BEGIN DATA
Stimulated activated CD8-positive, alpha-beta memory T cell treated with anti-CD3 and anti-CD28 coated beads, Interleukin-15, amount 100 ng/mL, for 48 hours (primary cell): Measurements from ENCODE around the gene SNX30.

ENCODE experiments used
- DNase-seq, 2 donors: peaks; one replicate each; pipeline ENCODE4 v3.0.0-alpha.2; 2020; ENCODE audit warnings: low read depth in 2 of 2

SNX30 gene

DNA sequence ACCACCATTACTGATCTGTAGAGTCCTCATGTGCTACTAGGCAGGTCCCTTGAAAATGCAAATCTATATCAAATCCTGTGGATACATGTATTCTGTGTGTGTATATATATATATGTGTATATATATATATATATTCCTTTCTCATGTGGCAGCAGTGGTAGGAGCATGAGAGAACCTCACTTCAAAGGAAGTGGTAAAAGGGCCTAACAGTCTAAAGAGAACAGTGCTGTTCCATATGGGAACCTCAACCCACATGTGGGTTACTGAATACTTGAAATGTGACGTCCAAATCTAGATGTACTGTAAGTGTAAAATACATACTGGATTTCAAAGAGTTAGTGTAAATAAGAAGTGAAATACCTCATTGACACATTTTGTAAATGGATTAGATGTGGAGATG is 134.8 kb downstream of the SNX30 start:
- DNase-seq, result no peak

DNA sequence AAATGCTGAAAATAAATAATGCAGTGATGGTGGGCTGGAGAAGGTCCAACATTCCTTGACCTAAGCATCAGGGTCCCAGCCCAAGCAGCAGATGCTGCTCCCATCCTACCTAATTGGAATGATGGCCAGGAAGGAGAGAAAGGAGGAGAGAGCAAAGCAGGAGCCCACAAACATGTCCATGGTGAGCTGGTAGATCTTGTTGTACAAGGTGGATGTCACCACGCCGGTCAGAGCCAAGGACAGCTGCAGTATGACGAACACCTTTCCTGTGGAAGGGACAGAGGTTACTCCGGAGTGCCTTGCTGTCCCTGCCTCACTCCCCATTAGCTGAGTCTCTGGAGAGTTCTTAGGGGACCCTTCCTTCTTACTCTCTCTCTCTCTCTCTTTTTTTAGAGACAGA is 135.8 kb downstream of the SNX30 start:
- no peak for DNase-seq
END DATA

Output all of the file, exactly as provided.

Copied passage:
Stimulated activated CD8-positive, alpha-beta memory T cell treated with anti-CD3 and anti-CD28 coated beads, Interleukin-15, amount 100 ng/mL, for 48 hours (primary cell): Measurements from ENCODE around the gene SNX30.

ENCODE experiments used
- DNase-seq, 2 donors: peaks; one replicate each; pipeline ENCODE4 v3.0.0-alpha.2; 2020; ENCODE audit warnings: low read depth in 2 of 2

SNX30 gene

DNA sequence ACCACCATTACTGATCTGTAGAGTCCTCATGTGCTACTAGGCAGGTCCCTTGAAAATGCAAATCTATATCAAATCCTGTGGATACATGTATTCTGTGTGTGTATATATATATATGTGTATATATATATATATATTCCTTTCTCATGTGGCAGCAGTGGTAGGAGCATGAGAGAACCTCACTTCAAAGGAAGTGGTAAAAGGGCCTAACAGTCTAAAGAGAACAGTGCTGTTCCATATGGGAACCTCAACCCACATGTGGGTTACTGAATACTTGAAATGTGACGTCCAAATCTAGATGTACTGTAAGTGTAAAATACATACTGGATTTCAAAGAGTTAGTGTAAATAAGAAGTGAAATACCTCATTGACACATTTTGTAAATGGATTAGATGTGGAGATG is 134.8 kb downstream of the SNX30 start:
- DNase-seq, result no peak

DNA sequence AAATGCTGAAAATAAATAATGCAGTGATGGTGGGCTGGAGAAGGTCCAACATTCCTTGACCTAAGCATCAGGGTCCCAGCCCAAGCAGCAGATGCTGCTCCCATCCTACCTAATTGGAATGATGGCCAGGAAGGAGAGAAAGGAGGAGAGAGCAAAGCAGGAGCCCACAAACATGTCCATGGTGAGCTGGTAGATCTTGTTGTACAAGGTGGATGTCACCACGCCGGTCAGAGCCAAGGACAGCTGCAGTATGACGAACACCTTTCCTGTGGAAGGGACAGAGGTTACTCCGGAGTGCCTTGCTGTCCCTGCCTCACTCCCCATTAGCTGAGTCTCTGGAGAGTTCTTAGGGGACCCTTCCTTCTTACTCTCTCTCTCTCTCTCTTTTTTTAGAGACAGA is 135.8 kb downstream of the SNX30 start:
- no peak for DNase-seq